Fortunately for the natural world, even if humanity nukes the planet 800 times over and destroys every living thing on it, nature will bounce back eventually and carry on as it always has. Mankind cannot ruin nature. It can only ruin it for itself.

Cover art for III: Doom In Bloom, by M.S. Waldron

Have you played live often? Is Botanist something that can exist on more conventional black metal bills, or does it seem to fit outside of that?

O: Based on the response from the press, and the interest in sources that do not solely cater to a metal audience, it seems possible that Botanist could also reach beyond a black metal bill, but it would be presumptuous of me to predict it as one way or another. It might be equally as presumptuous to believe that a black metal bill would even want Botanist on it. But the genre is increasingly producing bands that the contemporary art and subcultural world at large seriously considers for its artistic merit, and progressively less as a sideshow, as it initially was mostly.

Although I have played live and toured with a past band, Botanist has never played live. Prior to July of 2011, no one outside the circle of [tUMULt label boss] Andee Connors, the guy who did the post-production on the albums, and like 10 other people - eight of whom were too bewildered (or maybe polite) to be able to say whether they liked it or not - even knew about the band. It's kind of a medium-term goal to get a live line-up together to further promote the project. What is needed is at least two people to play dulcimer. Interested parties, contact me. If you can hit things accurately and in time with sticks or mallets, you can play dulcimer in Botanist. You'd need to get your own instruments. I can guarantee you shows and tours, based on the amount of out-of-state booking agents that contact me inviting me to come play. I'm serious.

Reading the lyric sheet, there appears to be a fairly sophisticated mythology at work, with talk of 'The Verdant Realm', 'The Chlorophyllic Continuum', 'The Mandrake Legion'... are these entirely of your own invention, or have you based aspects of the lyrical content on existing beliefs or mythology?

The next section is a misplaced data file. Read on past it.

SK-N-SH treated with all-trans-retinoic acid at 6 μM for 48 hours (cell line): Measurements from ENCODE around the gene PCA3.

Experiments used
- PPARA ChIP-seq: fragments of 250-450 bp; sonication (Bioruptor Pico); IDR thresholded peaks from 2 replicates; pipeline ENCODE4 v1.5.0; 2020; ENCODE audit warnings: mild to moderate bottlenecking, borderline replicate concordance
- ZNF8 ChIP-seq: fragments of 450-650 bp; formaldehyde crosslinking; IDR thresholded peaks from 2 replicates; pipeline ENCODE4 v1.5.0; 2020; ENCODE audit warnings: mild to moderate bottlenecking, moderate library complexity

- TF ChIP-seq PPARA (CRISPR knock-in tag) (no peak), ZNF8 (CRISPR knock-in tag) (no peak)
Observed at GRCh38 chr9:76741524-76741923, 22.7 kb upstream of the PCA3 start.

O: Those concepts, which will be further developed on forthcoming albums, are products of my imagination. Of course, I didn't invent the mythology of the Mandrake, or any of the plants detailed in the lyrics, but the alchemical method of a Mandrake's creation and nature is something that was adapted in the lore of Botanist... and is the focal point of Botanist's IV: Mandragora, slated to be released by ever-growing label The Flenser in August of 2012. You can read more about those concepts in the Lore section of the Botanist website.

Your two albums so far have been compiled as I: The Suicide Tree/II: A Rose From The Dead. Do you feel the two differ musically/thematically? Is there a third album on the way, and do you have anything particular in mind?

O: As the two were mixed in different sessions, there are some slight differences in sound, like how we blended the acoustic and distorted tone of the dulcimers, and used an octave pedal that only kicks in when the pitches got low enough. Also, the vocals are mixed in better on II. Despite these minor flavour differences, the two first efforts go well together on one release as they are practically cut from the same cloth. For a more sizable progression, wait for III: Doom In Bloom, due April 2012 on TotalRust. Expect long songs, slow tempos, big, crushing drums, and expanded instrumentation. It sounds what you'd expect from a doom album version of the first couple Botanist albums. It's going to be another double disc, except this time the second disc won't be Botanist, per se, but rather friends of Botanist making music of their choosing to drums from the III drum sessions, with the sole limitation that each song be somehow about plants or nature. It might give you some insights into alternate botanical universes. The cover art was done by the American artist M.S. Waldron, who also plays in the experimental group irr. app. (ext.)). He's like the H.R. Giger of plants.

There still seems to be a sizeable resistance, particularly in (but by no means isolated to) the US, towards notions of climate change. Even if we can resist the effects of a warming planet, we face a future characterised by resource depletion and overpopulation. Is humanity doomed? Is there salvation for us?

Humanity is doomed. And The Botanist awaits that doom eagerly.